JLM: Nearly two years ago, I moved to Baylor College of Medicine in Houston after nearly 21 years at the University of Arizona in Tucson. Part of the motivation was the opportunity to build a bigger dream in the largest medical center in the world, one that is an historic place for Cardiovascular Surgery. There is an epidemic of diabetes in the region, which is in need of better coordination of care for patients with diabetic foot problems. After surveying the landscape, we put together a PCORI P2P proposal that was recently awarded to improve diabetic foot care and prevent amputations in Harris Health. It was an extraordinary process. For over a year, aided by a highly motivated research resident in surgery, my partners, and a strong collaborator from Infectious Disease who was sold on the vision, we met with patients, the Harris Health Council, administrators, budget officers, nursing staff (inpatient and outpatient), epidemiologists and research health scientists to compose the application. Our initial Health Disparities grant was not funded, and after getting over the disappointment, we were pleased to be encouraged to submit a P2P application, which we were just recently awarded. To accomplish this required tremendous group effort, team building, and collaboration over an extended period of time. I found the whole process stimulating and renewing. We all can’t wait to move forward.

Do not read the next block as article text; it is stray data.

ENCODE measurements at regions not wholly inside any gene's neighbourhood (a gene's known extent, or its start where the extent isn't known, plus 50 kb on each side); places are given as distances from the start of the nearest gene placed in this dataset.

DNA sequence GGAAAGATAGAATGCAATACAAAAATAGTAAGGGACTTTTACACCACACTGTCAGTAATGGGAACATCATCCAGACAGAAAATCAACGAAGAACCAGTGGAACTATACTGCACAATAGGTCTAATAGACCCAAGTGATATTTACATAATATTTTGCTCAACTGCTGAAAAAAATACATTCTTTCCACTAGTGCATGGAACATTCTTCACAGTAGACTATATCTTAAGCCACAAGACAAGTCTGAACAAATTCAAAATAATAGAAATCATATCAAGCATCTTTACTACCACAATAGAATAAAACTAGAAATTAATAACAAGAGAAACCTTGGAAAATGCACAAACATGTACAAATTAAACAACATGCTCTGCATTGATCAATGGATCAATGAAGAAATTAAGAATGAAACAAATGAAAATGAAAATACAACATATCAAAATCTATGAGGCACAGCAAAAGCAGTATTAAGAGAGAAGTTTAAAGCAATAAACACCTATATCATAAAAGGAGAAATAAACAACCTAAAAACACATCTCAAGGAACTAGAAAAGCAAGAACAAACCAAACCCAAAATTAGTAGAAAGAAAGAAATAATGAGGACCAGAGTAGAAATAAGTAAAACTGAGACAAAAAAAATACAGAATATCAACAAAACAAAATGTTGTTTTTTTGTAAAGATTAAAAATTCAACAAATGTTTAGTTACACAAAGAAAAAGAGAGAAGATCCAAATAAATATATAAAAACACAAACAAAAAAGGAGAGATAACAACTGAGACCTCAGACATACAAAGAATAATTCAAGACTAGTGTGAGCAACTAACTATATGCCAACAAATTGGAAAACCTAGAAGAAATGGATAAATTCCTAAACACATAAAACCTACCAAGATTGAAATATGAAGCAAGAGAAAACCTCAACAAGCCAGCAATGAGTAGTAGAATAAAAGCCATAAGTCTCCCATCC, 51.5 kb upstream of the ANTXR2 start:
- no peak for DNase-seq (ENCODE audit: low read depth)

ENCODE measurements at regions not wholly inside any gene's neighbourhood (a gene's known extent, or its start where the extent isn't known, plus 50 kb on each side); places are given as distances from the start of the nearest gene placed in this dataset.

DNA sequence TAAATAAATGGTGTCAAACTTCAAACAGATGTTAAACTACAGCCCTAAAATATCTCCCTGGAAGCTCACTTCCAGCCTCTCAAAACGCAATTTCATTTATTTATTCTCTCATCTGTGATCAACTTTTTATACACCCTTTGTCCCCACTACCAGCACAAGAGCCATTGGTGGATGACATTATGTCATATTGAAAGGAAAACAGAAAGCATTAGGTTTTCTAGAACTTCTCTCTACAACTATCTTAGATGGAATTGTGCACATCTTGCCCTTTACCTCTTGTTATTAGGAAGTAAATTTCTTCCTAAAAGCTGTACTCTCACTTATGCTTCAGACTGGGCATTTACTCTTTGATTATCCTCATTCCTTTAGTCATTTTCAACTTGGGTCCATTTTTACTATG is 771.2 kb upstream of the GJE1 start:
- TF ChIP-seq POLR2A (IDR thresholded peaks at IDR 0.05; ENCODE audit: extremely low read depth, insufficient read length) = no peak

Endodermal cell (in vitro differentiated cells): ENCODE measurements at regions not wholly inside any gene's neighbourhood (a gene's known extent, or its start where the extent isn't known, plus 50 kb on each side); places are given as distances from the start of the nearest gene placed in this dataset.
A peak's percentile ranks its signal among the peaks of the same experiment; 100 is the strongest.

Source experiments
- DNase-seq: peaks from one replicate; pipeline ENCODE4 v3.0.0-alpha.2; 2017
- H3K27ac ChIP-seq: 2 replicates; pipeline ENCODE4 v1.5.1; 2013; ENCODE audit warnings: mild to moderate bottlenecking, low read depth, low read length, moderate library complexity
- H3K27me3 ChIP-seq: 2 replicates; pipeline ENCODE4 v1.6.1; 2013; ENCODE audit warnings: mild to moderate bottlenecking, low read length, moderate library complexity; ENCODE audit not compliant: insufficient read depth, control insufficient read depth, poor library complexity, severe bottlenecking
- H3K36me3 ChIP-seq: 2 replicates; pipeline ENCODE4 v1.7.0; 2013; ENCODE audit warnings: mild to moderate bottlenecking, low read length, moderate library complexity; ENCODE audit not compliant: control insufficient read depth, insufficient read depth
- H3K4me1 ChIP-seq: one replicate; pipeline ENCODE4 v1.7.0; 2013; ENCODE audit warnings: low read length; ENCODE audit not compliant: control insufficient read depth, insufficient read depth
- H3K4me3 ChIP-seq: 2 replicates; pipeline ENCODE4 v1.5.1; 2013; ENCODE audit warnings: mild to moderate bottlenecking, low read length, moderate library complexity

Q: You are known to be fairly active in social media. (You have over 1,700 followers on twitter!) Can you describe how you use social media to support your leadership roles, and give any advice about do’s and don’ts of professionalism in social media.
JLM: I was initially quite skeptical of social media, particularly Twitter. I now use Twitter primarily, and to a lesser extent LinkedIn, to interact with other scientists and physicians and to promote vascular surgery. I follow mainly other vascular surgeons, vascular physicians, and others with an interest in medicine and surgery. I also am interested in science in general, and especially evolutionary biology. The followers (1,800 is fairly modest, actually) come with a consistency in posting topical and pertinent items. I learn a lot on social media. Many of those whom I follow have similar interests – imagine the power of having nearly 1,800 people throughout the world reading and coming in contact with a wide variety of information every day and sharing it with you – it gives you intellectual tendrils that extend globally. It is a great way to keep current. I generally shy away from politics and the posting of personal information.